Abstract: Ivan Bliznets, Marek Cygan, Paweł Komosa, Michał Pilipczuk, Lukáš Mach

In this work, we focus on several completion problems for subclasses of chordal graphs: MINIMUM FILL-IN, INTERVAL COMPLETION, PROPER INTERVAL COMPLETION, TRIVIALLY PERFECT COMPLETION, and THRESHOLD COMPLETION. In these problems, the task is to add at most k edges to a given graph to obtain a chordal, interval, proper interval, threshold, or trivially perfect graph, respectively. We prove the following lower bounds for all these problems, as well as for the related CHAIN COMPLETION problem: • Assuming the Exponential Time Hypothesis, none of these problems can be solved in time 2O(n1/2/logc n) or 2O(k1/4/logc k)· nO(1), for some integer c. • Assuming the non-existence of a subexponential-time approximation scheme for MIN BISECTION on d-regular graphs, for some constant d, none of these problems can be solved in time 2o(n) or 2o√k)}· nO(1). PubDate: Wed, 11 Mar 2020 00:00:00 GMT

Abstract: Paweł Gawrychowski, Shay Mozes, Oren Weimann

We present an optimal data structure for submatrix maximum queries in n× n Monge matrices. Our result is a two-way reduction showing that the problem is equivalent to the classical predecessor problem in a universe of polynomial size. This gives a data structure of O(n) space that answers submatrix maximum queries in O(log log n) time, as well as a matching lower bound, showing that O(log log n) query-time is optimal for any data structure of size O(npolylog(n)). Our result settles the problem, improving on the O(log2 n) query time in SODA’12, and on the O(log n) query-time in ICALP’14. In addition, we show that partial Monge matrices can be handled in the same bounds as full Monge matrices. PubDate: Thu, 05 Mar 2020 00:00:00 GMT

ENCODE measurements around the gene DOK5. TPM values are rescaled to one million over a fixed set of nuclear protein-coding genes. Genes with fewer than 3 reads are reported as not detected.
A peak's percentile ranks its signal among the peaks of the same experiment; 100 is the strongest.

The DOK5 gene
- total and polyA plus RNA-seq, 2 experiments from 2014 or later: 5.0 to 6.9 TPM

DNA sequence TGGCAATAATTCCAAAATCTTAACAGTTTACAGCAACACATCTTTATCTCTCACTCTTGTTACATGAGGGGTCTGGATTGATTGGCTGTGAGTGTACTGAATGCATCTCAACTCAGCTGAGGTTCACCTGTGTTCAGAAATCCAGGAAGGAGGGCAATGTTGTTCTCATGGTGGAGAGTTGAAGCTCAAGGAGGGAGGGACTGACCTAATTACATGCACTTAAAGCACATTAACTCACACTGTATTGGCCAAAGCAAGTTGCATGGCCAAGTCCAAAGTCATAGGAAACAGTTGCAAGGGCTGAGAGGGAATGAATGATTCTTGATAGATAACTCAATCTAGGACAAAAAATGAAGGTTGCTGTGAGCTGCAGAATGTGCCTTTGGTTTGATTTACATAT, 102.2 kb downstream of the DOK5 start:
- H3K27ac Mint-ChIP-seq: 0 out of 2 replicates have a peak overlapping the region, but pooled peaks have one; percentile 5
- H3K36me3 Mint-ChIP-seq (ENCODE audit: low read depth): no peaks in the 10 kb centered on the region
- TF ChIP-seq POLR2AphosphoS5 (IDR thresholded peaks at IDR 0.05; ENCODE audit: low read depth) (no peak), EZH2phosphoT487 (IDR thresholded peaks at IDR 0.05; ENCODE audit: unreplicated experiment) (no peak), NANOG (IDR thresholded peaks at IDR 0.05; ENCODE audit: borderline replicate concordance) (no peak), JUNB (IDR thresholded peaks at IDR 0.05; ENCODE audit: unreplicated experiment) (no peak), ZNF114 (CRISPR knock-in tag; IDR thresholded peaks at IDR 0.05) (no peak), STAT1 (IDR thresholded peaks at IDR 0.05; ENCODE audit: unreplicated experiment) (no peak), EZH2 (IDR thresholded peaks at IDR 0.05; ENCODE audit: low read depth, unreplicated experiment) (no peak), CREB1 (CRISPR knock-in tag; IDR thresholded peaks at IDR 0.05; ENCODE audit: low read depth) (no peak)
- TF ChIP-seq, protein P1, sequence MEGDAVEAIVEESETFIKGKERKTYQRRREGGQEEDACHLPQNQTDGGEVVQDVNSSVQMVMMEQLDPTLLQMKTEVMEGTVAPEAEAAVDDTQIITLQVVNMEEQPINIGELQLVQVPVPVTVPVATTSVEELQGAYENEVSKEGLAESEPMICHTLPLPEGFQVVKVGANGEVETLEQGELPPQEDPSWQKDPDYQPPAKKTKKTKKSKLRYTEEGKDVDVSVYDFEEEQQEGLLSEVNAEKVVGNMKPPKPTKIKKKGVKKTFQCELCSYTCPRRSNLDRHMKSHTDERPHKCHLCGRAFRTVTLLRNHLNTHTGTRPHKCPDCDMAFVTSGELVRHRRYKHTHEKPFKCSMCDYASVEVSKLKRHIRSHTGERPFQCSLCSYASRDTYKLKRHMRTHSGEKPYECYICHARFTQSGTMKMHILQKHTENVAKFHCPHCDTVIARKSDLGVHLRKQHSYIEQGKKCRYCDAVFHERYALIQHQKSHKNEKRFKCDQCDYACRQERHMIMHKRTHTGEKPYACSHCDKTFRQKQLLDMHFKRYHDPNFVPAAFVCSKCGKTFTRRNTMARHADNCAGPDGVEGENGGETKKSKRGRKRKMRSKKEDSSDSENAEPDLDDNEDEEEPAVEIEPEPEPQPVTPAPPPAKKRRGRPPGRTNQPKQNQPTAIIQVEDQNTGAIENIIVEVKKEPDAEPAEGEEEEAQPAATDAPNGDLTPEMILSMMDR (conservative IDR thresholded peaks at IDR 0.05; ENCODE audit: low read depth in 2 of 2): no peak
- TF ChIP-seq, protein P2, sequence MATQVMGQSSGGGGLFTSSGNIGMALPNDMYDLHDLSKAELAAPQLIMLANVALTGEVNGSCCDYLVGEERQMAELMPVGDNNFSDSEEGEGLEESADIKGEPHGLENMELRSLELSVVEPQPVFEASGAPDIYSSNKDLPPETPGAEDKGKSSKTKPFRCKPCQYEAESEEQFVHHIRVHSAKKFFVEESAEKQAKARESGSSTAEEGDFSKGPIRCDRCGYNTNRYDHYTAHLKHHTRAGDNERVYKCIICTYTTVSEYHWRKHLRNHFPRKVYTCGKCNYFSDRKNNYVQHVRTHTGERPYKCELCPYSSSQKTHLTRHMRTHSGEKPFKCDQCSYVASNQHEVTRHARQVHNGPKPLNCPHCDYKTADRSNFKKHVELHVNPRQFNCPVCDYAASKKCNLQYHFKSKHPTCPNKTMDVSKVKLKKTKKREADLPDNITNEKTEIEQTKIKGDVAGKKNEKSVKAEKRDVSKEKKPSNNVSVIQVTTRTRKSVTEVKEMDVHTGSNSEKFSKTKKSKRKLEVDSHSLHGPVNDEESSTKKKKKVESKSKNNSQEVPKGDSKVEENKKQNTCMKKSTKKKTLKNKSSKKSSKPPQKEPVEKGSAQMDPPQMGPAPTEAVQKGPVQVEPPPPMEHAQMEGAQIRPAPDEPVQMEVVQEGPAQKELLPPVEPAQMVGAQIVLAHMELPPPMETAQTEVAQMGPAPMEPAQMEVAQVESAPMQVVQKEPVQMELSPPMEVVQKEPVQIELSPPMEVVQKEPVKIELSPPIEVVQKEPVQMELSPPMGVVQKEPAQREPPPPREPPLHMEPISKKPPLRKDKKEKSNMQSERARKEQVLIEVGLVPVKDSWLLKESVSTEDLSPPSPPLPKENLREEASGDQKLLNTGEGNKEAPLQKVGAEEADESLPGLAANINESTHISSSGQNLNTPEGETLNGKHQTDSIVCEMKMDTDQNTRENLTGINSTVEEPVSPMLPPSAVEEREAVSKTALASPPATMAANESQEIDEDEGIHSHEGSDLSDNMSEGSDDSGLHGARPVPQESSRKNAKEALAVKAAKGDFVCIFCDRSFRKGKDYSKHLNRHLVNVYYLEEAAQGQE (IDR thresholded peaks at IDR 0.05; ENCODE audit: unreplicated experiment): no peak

Abstract: Djamal Belazzougui, Fabio Cunial, Juha Kärkkäinen, Veli Mäkinen

The field of succinct data structures has flourished over the past 16 years. Starting from the compressed suffix array by Grossi and Vitter (STOC 2000) and the FM-index by Ferragina and Manzini (FOCS 2000), a number of generalizations and applications of string indexes based on the Burrows-Wheeler transform (BWT) have been developed, all taking an amount of space that is close to the input size in bits. In many large-scale applications, the construction of the index and its usage need to be considered as one unit of computation. For example, one can compare two genomes by building a common index for their concatenation and by detecting common substructures by querying the index. PubDate: Thu, 05 Mar 2020 00:00:00 GMT